When Roger Holmes took over as chief executive at Marks and Spencer earlier this year, he promised a bright new technological future for the company - a future in which 'smart' clothes would tell consumers whether or not they were putting together the right styles and colours (director-e News, Thursday 29 August).
In a 'chips with everything' view of the future, he also pledged the introduction of hi-tech systems throughout the stores, investing heavily in microchips to give customers and staff a new range of information about clothes.
Well, Italian fashion house Prada has gone some way towards achieving a similar future concept within its Manhattan SoHo store in New York.
The most striking thing about the store isn't the round glass elevator or the sloping wood floor that displays $500 shoes. Nor is it the see-through raincoats in cages or the clear dressing room doors, made of liquid crystal panels that darken for privacy when shoppers step inside.
The real magic in the fashion house's 17,000-square-foot store is the technology behind the scenes - innovations that other retailers like M&S are also looking to adopt.
Using a technology called radio frequency identification that embeds data in clothing tags, Prada sales assistants armed with handheld computers can find out a lot on the spot. What sizes of that blouse are still in stock? What materials are in it?
Prada shoppers eventually will be able to create "virtual closets" and store information about what they tried on and bought in password-protected Internet accounts. They will also be able to opt for customer cards that detail past purchases and contain notes that sales staff may have made on their preferences. Such cards would be readable either by staff handhelds or at cash registers.
Although designed to improve the shopping experience and make stores more efficient, such technologies also carry risks for consumers concerned about privacy - unless merchants set clear policies on the sharing of customer information.
Prada's SoHo store is the first of a string of so-called "epicenters" the Italian fashion company plans, with Tokyo and Los Angeles stores scheduled to open next year. And the company's use of "smart tags" on the sales floor - other retailers and garment manufacturers use them to track merchandise in warehouses - puts it at the forefront of a movement among merchants to expand their use of technology.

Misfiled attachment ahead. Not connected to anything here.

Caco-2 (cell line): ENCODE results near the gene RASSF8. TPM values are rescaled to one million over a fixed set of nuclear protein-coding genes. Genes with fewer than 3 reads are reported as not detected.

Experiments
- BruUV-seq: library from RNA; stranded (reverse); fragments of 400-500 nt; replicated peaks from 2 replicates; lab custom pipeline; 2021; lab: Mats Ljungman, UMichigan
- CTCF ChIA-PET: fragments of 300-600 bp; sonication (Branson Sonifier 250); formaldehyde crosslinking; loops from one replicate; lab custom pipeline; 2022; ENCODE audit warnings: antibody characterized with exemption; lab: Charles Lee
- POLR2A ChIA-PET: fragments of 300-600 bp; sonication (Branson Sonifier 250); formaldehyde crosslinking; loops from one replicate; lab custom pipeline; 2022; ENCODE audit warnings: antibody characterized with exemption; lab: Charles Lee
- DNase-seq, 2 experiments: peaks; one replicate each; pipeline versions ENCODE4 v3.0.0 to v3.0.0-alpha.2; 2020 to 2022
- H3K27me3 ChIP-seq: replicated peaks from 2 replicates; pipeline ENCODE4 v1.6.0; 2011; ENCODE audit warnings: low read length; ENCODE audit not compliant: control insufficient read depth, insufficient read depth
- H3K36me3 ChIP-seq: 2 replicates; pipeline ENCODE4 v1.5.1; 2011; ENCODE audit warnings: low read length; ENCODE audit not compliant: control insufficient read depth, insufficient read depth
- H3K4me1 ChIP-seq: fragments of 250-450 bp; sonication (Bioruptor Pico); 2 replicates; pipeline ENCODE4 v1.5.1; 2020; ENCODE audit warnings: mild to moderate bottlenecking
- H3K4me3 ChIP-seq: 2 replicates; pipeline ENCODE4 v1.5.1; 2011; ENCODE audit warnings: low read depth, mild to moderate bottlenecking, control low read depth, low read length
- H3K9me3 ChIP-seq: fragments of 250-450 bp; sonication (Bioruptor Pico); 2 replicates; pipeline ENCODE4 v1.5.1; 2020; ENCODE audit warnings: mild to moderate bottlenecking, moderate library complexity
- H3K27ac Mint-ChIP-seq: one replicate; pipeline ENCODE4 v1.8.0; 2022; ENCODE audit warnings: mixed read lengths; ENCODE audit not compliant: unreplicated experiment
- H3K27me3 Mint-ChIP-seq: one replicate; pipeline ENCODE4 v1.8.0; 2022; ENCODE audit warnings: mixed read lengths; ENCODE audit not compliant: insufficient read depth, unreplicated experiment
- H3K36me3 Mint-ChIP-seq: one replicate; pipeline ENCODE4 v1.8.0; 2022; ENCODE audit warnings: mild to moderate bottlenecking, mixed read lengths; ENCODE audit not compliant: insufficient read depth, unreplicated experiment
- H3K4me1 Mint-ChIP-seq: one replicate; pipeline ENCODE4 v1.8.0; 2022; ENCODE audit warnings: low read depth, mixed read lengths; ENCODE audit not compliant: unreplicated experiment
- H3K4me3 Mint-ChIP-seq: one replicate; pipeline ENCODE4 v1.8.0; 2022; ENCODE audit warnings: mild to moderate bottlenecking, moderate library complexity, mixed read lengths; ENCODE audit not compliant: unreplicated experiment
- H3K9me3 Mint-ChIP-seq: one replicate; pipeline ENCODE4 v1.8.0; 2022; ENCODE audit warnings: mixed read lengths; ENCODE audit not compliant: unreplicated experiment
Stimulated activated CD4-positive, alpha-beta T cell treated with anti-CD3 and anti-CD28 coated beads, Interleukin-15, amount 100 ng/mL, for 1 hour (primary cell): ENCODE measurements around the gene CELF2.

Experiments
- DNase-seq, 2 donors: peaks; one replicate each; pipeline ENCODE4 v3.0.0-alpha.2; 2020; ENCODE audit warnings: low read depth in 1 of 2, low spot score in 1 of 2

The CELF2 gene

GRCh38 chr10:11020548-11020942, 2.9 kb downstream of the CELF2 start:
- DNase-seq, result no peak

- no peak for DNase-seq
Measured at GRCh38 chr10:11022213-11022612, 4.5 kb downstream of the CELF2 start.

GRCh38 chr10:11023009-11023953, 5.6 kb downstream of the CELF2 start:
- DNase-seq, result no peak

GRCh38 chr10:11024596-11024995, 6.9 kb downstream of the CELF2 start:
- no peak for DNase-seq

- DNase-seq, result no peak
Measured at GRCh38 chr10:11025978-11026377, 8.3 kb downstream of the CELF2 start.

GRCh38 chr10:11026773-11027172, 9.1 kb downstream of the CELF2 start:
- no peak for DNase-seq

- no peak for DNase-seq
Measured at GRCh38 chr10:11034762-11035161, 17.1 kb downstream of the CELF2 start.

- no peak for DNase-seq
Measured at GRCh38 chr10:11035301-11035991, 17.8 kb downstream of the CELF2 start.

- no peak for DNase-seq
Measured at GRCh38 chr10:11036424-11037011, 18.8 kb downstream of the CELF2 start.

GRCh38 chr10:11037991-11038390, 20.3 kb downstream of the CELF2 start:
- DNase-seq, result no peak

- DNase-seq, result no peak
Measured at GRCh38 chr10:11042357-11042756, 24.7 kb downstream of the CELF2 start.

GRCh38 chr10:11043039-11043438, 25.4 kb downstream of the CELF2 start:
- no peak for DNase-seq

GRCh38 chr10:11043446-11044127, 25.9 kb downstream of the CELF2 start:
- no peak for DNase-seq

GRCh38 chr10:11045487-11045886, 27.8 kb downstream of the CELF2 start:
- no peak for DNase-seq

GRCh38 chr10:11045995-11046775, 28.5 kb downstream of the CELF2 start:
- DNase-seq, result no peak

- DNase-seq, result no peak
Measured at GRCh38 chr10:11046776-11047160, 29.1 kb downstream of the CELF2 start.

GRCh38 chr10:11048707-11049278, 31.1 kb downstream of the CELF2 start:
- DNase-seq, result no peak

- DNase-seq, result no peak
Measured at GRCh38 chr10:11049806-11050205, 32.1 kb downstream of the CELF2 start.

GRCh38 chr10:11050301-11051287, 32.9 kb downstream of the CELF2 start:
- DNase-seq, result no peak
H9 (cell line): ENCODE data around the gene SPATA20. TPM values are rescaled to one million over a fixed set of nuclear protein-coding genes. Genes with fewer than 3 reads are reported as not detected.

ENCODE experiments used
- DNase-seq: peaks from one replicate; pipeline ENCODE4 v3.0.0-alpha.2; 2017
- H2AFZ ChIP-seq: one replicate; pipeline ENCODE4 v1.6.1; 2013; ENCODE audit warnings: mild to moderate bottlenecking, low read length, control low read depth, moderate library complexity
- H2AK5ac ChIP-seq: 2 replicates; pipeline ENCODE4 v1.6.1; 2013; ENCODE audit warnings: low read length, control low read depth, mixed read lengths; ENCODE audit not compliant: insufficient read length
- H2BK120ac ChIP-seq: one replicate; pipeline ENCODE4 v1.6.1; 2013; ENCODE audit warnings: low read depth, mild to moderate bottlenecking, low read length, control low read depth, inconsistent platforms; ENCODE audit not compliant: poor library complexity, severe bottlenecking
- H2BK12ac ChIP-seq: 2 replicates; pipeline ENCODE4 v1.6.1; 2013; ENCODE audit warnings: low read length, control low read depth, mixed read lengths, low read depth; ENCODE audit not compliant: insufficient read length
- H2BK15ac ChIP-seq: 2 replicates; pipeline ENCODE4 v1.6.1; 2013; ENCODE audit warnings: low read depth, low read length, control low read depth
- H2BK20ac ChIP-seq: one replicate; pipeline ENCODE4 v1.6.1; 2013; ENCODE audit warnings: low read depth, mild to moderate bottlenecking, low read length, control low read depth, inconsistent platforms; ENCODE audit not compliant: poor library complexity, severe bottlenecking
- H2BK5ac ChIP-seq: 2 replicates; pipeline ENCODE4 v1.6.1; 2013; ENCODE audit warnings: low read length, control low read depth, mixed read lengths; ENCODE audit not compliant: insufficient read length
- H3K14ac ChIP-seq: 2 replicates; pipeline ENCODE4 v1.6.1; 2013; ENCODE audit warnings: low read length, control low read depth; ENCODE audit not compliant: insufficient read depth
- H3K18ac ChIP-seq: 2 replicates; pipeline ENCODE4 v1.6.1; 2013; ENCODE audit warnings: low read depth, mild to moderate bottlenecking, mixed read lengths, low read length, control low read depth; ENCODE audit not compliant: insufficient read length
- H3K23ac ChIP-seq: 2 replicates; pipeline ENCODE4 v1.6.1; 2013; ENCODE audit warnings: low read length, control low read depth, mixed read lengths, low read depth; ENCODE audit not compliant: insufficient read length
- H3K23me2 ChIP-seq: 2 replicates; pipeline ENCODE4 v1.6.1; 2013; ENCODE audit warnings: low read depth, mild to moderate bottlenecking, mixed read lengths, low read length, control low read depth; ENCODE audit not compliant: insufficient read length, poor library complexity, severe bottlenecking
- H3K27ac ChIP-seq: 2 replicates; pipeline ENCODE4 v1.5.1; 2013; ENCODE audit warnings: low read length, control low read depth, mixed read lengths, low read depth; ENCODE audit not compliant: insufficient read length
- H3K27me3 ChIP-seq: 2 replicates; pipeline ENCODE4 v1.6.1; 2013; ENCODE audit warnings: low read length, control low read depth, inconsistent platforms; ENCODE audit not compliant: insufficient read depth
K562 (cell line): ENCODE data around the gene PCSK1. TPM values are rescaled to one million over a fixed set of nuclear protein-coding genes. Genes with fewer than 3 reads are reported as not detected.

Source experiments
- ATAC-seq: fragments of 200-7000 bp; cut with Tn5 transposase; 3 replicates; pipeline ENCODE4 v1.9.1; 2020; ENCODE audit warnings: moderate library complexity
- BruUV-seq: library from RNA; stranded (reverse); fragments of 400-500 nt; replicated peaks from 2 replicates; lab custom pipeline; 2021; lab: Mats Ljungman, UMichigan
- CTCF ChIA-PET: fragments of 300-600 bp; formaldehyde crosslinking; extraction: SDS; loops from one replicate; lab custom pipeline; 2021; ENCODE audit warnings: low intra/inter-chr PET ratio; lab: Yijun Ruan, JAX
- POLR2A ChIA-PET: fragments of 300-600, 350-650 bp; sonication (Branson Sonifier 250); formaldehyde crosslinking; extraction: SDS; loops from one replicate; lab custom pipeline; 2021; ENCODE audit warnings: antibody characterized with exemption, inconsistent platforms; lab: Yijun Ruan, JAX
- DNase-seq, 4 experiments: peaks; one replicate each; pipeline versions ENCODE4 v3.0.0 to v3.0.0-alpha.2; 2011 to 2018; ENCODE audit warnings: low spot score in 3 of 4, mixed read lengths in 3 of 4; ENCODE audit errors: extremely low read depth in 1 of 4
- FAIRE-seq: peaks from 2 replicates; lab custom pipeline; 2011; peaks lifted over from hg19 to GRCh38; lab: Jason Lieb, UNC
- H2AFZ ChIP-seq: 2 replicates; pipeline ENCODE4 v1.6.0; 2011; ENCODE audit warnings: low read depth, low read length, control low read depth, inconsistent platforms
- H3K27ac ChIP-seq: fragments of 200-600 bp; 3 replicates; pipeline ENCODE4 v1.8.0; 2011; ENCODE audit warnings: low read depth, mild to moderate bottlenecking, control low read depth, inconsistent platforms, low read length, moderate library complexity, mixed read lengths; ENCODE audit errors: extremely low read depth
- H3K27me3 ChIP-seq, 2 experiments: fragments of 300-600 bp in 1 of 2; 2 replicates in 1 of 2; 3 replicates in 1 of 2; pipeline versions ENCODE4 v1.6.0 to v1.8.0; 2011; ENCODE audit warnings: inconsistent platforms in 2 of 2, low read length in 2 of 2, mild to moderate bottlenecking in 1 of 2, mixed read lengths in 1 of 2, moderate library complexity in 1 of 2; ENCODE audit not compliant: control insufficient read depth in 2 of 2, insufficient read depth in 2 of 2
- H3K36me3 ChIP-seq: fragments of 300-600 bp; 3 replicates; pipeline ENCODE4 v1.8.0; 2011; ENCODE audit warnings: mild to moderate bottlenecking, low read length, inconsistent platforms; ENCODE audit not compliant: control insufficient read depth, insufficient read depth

Internet kiosks in some Barnes & Noble and Gap stores enable shoppers to research products or order merchandise not on the premises. And Nordstrom is experimenting with storing customer information.
At least one other major retailer is trying out a different sort of tech tool. Vocera Communications Systems is testing WiFi wireless technology at a Target store in Rogers, Minnesota. It bundles the functions of a walkie-talkie, phone and pager into a 1.6-ounce badge. Store associates wear them around their necks and operate them hands free with voice commands.
Mix and match
In the Prada store's dressing rooms, customers can hang clothes in one lucite box and accessories, like handbags and belts, in another. An image is captured from their radio-frequency tags and projected on a plasma screen beside the closet in the dressing room.
By pushing buttons on the screens, customers can mix and match outfits, and find out more details about the clothing.
When a reporter wanted to try on a tapered wool jacket recently, the sales associate took her to a dressing room and deftly showed her how to get information about the garment's fabric and other details by pressing buttons on the screen.
Screens in dressing rooms will eventually be linked to the Web, enabling consumers to create "virtual closets". Just when such features will be available, Prada spokeswoman Katherine Ross wouldn't say.
Integrating the technology at the Prada SoHo store hasn't always been easy. As recently as July, sales assistants still had trouble with the wireless tag scanners. And many shoppers are still unaware of the radio frequency identification technology and how it works.
"Overall, it seems that the technology wasn't used to enhance the consumer experience, but help the sales people on the floor", said Mitch Kates, a principal with consulting firm Kurt Salmon Associates. "The technology is cool, but it can also be intimidating".
One loyal Prada shopper, Shawn Rubino of Rye, New York, was impressed by streaming videos embedded in tables in the store and said she was "excited about the technology". But she was concerned about the potential "invasion of privacy" from some of Prada's tech plans. Katherine Ross said Prada has no plans to share any information with outside parties.
Too much information?
How Prada uses its technology to learn more about its customers remains key, said analyst Kate Delhagen of Forrester Research. While other companies store information online, at Prada "store clerks will have access to it", she noted.
Nordstrom has moved into similar territory by teaming up with Blue Martini Software to roll out customer relations software in its stores. The intention is to help sales staff better track customers' purchases and tastes by storing individual shoppers' information in a central database.
While the software is expected to make sales associates more efficient, the larger potential for Nordstrom is in cross-selling and pushing sales of related items, like hosiery with shoes. That could be a big turnoff to customers who don't want staff to know too much about them.
"The main problem is that you set yourself up for more sales people to pitch you products", said Richard Smith, an Internet privacy consultant. "And if they see you spending a lot of money, they'll be hovering more"